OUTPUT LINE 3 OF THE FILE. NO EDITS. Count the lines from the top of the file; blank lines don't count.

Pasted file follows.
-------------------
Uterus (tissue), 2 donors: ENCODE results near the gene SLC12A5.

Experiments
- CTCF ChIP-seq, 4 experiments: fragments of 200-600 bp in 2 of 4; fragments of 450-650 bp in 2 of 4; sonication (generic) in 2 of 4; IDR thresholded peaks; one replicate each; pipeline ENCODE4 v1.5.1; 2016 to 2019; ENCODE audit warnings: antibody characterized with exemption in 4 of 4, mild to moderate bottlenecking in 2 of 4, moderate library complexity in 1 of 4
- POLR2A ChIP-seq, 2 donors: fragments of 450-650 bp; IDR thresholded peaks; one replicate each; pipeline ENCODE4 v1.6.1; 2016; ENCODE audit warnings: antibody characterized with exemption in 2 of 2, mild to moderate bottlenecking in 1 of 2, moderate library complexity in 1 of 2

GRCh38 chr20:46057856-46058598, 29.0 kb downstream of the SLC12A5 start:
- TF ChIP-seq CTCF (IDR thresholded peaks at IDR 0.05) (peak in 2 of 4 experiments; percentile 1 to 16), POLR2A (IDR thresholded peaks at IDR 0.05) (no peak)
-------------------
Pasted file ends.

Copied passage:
- CTCF ChIP-seq, 4 experiments: fragments of 200-600 bp in 2 of 4; fragments of 450-650 bp in 2 of 4; sonication (generic) in 2 of 4; IDR thresholded peaks; one replicate each; pipeline ENCODE4 v1.5.1; 2016 to 2019; ENCODE audit warnings: antibody characterized with exemption in 4 of 4, mild to moderate bottlenecking in 2 of 4, moderate library complexity in 1 of 4